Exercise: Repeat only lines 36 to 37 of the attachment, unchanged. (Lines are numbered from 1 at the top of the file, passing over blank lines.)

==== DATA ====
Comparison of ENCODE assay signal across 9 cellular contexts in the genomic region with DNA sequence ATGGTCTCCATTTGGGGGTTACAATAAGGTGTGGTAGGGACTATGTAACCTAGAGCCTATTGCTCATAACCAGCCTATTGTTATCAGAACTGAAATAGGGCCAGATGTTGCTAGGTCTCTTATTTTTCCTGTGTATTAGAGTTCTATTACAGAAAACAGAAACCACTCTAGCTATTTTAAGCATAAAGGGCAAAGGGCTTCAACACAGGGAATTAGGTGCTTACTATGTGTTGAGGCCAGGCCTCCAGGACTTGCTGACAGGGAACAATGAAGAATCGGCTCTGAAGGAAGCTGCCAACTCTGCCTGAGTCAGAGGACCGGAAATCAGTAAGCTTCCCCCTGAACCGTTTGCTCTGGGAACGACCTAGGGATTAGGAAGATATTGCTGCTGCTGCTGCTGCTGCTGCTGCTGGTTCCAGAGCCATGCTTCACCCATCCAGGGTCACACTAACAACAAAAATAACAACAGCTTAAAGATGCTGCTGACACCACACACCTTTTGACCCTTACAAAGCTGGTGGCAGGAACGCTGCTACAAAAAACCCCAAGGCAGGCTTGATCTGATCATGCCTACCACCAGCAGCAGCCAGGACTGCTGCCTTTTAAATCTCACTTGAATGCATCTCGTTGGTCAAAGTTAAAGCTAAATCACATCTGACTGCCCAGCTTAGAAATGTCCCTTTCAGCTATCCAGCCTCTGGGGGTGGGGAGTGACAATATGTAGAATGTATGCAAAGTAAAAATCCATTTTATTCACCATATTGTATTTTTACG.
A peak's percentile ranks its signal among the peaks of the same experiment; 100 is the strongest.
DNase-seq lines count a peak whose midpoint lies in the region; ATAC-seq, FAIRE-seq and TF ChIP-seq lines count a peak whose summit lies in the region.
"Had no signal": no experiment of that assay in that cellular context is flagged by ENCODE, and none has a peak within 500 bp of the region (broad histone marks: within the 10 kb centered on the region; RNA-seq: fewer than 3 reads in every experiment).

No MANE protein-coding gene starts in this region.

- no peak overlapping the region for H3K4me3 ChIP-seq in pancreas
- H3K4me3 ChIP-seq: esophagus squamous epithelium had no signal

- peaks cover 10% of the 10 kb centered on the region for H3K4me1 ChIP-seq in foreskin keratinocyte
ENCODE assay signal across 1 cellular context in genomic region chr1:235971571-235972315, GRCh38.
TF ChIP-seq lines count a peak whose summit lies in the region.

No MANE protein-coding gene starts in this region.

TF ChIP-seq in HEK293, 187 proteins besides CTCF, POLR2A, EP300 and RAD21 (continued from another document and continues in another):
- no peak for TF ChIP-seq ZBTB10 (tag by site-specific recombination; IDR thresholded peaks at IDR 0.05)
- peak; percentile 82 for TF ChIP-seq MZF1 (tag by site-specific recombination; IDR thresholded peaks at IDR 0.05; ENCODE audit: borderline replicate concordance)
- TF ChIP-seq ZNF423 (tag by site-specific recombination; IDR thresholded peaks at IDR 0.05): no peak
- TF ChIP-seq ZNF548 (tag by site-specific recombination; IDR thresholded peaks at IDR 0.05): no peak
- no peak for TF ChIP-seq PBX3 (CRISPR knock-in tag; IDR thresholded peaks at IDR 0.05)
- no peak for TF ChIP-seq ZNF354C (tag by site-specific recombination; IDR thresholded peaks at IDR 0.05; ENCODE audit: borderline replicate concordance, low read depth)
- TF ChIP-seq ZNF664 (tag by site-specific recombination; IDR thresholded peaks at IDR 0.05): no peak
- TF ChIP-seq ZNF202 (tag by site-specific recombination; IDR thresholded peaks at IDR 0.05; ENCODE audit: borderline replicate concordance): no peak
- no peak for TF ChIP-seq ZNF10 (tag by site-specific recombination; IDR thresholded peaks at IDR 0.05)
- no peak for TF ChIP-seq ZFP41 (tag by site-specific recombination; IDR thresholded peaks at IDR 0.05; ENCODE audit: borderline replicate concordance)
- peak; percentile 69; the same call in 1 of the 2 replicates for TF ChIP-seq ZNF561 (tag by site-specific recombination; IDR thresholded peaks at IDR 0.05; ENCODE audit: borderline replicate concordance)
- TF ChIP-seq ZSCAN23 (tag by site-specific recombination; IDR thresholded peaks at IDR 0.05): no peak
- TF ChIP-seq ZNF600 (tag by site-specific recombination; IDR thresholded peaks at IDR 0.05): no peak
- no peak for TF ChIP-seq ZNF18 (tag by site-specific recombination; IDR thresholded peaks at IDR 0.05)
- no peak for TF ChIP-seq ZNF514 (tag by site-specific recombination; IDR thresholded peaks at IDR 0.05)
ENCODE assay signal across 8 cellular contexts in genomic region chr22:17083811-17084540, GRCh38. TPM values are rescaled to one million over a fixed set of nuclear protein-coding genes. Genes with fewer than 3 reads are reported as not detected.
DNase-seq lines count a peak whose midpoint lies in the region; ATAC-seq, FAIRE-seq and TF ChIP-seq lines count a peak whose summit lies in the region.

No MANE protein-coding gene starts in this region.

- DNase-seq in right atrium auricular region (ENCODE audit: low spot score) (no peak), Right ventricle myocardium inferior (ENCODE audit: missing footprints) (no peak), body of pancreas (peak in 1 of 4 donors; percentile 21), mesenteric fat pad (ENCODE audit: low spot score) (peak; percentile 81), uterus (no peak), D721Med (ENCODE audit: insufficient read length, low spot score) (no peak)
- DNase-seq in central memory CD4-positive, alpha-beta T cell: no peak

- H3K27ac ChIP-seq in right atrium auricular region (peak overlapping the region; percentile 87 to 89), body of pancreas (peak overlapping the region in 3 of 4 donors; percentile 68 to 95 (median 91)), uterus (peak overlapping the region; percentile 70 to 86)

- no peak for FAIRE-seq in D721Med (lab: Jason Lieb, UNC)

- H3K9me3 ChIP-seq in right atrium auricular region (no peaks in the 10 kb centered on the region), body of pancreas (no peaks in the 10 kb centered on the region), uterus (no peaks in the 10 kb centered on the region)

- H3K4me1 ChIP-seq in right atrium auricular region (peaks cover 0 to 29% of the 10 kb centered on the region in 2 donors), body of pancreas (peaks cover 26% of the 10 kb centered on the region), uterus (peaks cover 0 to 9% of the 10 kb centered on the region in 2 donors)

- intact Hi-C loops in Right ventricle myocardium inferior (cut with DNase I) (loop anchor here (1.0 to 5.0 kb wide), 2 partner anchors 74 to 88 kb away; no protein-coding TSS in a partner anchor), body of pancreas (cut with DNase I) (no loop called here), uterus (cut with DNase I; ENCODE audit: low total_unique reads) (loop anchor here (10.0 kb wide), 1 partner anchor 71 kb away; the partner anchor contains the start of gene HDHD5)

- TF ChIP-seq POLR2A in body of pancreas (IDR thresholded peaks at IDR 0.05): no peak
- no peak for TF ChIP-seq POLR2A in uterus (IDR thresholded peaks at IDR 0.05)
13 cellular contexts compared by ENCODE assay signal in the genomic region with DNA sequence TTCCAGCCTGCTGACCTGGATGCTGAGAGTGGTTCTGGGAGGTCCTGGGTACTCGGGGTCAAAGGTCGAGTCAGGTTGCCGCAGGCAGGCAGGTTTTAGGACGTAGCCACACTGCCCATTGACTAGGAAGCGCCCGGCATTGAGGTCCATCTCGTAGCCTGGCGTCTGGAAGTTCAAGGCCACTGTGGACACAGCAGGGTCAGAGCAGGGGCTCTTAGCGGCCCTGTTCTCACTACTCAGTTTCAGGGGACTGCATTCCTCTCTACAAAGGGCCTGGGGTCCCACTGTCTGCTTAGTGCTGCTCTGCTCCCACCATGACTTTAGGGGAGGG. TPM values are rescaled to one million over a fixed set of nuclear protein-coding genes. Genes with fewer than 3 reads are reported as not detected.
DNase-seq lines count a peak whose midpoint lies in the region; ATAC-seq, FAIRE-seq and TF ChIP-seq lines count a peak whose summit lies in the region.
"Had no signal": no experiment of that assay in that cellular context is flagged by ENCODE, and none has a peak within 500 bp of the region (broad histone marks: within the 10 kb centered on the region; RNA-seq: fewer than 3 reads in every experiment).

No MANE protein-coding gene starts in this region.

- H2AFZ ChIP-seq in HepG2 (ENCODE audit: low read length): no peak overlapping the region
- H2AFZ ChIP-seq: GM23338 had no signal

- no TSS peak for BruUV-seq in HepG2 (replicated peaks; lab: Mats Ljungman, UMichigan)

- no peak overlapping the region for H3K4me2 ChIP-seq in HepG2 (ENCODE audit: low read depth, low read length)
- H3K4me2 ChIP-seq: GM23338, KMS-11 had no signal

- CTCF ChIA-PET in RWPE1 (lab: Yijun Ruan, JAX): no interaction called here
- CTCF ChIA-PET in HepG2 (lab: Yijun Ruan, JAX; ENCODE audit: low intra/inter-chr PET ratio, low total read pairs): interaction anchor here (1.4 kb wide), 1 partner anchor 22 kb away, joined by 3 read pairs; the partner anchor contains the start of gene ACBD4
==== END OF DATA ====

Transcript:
- H3K4me1 ChIP-seq in right atrium auricular region (peaks cover 0 to 29% of the 10 kb centered on the region in 2 donors), body of pancreas (peaks cover 26% of the 10 kb centered on the region), uterus (peaks cover 0 to 9% of the 10 kb centered on the region in 2 donors)

- intact Hi-C loops in Right ventricle myocardium inferior (cut with DNase I) (loop anchor here (1.0 to 5.0 kb wide), 2 partner anchors 74 to 88 kb away; no protein-coding TSS in a partner anchor), body of pancreas (cut with DNase I) (no loop called here), uterus (cut with DNase I; ENCODE audit: low total_unique reads) (loop anchor here (10.0 kb wide), 1 partner anchor 71 kb away; the partner anchor contains the start of gene HDHD5)